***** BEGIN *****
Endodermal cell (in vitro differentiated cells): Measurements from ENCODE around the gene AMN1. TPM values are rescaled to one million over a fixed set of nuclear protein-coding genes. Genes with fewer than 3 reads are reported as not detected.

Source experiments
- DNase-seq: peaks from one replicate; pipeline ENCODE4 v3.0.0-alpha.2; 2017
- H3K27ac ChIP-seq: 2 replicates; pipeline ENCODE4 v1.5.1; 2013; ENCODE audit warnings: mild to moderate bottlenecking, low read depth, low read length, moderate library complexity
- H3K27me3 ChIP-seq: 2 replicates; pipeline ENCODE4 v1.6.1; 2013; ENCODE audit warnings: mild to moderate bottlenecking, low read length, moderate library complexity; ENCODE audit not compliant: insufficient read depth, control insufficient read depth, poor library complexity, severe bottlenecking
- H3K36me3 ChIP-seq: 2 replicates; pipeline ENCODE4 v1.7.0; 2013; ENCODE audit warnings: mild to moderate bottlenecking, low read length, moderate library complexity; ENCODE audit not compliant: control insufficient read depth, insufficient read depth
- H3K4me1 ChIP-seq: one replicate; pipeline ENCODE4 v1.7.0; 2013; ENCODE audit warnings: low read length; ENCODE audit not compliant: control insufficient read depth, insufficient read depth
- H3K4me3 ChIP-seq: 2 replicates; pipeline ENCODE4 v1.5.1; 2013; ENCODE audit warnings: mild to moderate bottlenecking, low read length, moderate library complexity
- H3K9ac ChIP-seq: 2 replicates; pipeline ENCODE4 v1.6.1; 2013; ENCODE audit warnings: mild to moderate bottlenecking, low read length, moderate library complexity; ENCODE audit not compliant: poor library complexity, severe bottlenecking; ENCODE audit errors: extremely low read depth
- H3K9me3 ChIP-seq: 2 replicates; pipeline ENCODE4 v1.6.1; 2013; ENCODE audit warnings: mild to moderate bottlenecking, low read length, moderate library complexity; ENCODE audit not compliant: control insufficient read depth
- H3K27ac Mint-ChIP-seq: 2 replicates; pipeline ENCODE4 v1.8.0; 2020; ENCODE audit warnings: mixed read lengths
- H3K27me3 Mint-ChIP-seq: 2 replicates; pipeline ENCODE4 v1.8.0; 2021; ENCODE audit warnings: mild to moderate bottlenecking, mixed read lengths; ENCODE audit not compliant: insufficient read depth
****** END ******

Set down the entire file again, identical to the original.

Endodermal cell (in vitro differentiated cells): Measurements from ENCODE around the gene AMN1. TPM values are rescaled to one million over a fixed set of nuclear protein-coding genes. Genes with fewer than 3 reads are reported as not detected.

Source experiments
- DNase-seq: peaks from one replicate; pipeline ENCODE4 v3.0.0-alpha.2; 2017
- H3K27ac ChIP-seq: 2 replicates; pipeline ENCODE4 v1.5.1; 2013; ENCODE audit warnings: mild to moderate bottlenecking, low read depth, low read length, moderate library complexity
- H3K27me3 ChIP-seq: 2 replicates; pipeline ENCODE4 v1.6.1; 2013; ENCODE audit warnings: mild to moderate bottlenecking, low read length, moderate library complexity; ENCODE audit not compliant: insufficient read depth, control insufficient read depth, poor library complexity, severe bottlenecking
- H3K36me3 ChIP-seq: 2 replicates; pipeline ENCODE4 v1.7.0; 2013; ENCODE audit warnings: mild to moderate bottlenecking, low read length, moderate library complexity; ENCODE audit not compliant: control insufficient read depth, insufficient read depth
- H3K4me1 ChIP-seq: one replicate; pipeline ENCODE4 v1.7.0; 2013; ENCODE audit warnings: low read length; ENCODE audit not compliant: control insufficient read depth, insufficient read depth
- H3K4me3 ChIP-seq: 2 replicates; pipeline ENCODE4 v1.5.1; 2013; ENCODE audit warnings: mild to moderate bottlenecking, low read length, moderate library complexity
- H3K9ac ChIP-seq: 2 replicates; pipeline ENCODE4 v1.6.1; 2013; ENCODE audit warnings: mild to moderate bottlenecking, low read length, moderate library complexity; ENCODE audit not compliant: poor library complexity, severe bottlenecking; ENCODE audit errors: extremely low read depth
- H3K9me3 ChIP-seq: 2 replicates; pipeline ENCODE4 v1.6.1; 2013; ENCODE audit warnings: mild to moderate bottlenecking, low read length, moderate library complexity; ENCODE audit not compliant: control insufficient read depth
- H3K27ac Mint-ChIP-seq: 2 replicates; pipeline ENCODE4 v1.8.0; 2020; ENCODE audit warnings: mixed read lengths
- H3K27me3 Mint-ChIP-seq: 2 replicates; pipeline ENCODE4 v1.8.0; 2021; ENCODE audit warnings: mild to moderate bottlenecking, mixed read lengths; ENCODE audit not compliant: insufficient read depth